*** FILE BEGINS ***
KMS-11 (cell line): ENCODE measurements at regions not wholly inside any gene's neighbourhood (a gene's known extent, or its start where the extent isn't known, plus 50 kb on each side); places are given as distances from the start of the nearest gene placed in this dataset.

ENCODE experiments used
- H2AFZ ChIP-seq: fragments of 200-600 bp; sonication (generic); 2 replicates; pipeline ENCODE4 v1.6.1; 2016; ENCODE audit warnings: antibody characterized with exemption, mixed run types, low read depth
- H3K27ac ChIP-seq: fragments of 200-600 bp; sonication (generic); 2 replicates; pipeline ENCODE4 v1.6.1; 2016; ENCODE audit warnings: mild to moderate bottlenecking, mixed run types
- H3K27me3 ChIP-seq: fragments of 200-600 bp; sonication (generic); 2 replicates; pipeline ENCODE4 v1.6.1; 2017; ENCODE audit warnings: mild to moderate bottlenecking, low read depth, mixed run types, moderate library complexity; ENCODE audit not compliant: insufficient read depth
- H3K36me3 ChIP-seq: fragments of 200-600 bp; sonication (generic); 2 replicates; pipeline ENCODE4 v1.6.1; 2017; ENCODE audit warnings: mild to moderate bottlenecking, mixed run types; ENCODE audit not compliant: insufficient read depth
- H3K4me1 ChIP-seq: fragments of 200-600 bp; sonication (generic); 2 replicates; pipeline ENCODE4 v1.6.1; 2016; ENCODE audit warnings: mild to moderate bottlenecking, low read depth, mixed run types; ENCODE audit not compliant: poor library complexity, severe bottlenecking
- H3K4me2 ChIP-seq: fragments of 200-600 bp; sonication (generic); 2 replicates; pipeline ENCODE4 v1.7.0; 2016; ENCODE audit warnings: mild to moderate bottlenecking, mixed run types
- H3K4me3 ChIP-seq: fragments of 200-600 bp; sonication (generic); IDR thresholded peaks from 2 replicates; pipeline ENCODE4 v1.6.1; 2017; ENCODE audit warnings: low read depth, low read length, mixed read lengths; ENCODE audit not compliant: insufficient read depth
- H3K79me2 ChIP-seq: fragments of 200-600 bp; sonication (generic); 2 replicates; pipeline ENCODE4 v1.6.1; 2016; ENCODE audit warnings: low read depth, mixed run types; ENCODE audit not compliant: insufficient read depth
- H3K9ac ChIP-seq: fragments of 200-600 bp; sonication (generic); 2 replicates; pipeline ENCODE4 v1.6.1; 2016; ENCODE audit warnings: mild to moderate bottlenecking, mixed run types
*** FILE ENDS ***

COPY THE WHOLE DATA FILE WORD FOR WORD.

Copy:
KMS-11 (cell line): ENCODE measurements at regions not wholly inside any gene's neighbourhood (a gene's known extent, or its start where the extent isn't known, plus 50 kb on each side); places are given as distances from the start of the nearest gene placed in this dataset.

ENCODE experiments used
- H2AFZ ChIP-seq: fragments of 200-600 bp; sonication (generic); 2 replicates; pipeline ENCODE4 v1.6.1; 2016; ENCODE audit warnings: antibody characterized with exemption, mixed run types, low read depth
- H3K27ac ChIP-seq: fragments of 200-600 bp; sonication (generic); 2 replicates; pipeline ENCODE4 v1.6.1; 2016; ENCODE audit warnings: mild to moderate bottlenecking, mixed run types
- H3K27me3 ChIP-seq: fragments of 200-600 bp; sonication (generic); 2 replicates; pipeline ENCODE4 v1.6.1; 2017; ENCODE audit warnings: mild to moderate bottlenecking, low read depth, mixed run types, moderate library complexity; ENCODE audit not compliant: insufficient read depth
- H3K36me3 ChIP-seq: fragments of 200-600 bp; sonication (generic); 2 replicates; pipeline ENCODE4 v1.6.1; 2017; ENCODE audit warnings: mild to moderate bottlenecking, mixed run types; ENCODE audit not compliant: insufficient read depth
- H3K4me1 ChIP-seq: fragments of 200-600 bp; sonication (generic); 2 replicates; pipeline ENCODE4 v1.6.1; 2016; ENCODE audit warnings: mild to moderate bottlenecking, low read depth, mixed run types; ENCODE audit not compliant: poor library complexity, severe bottlenecking
- H3K4me2 ChIP-seq: fragments of 200-600 bp; sonication (generic); 2 replicates; pipeline ENCODE4 v1.7.0; 2016; ENCODE audit warnings: mild to moderate bottlenecking, mixed run types
- H3K4me3 ChIP-seq: fragments of 200-600 bp; sonication (generic); IDR thresholded peaks from 2 replicates; pipeline ENCODE4 v1.6.1; 2017; ENCODE audit warnings: low read depth, low read length, mixed read lengths; ENCODE audit not compliant: insufficient read depth
- H3K79me2 ChIP-seq: fragments of 200-600 bp; sonication (generic); 2 replicates; pipeline ENCODE4 v1.6.1; 2016; ENCODE audit warnings: low read depth, mixed run types; ENCODE audit not compliant: insufficient read depth
- H3K9ac ChIP-seq: fragments of 200-600 bp; sonication (generic); 2 replicates; pipeline ENCODE4 v1.6.1; 2016; ENCODE audit warnings: mild to moderate bottlenecking, mixed run types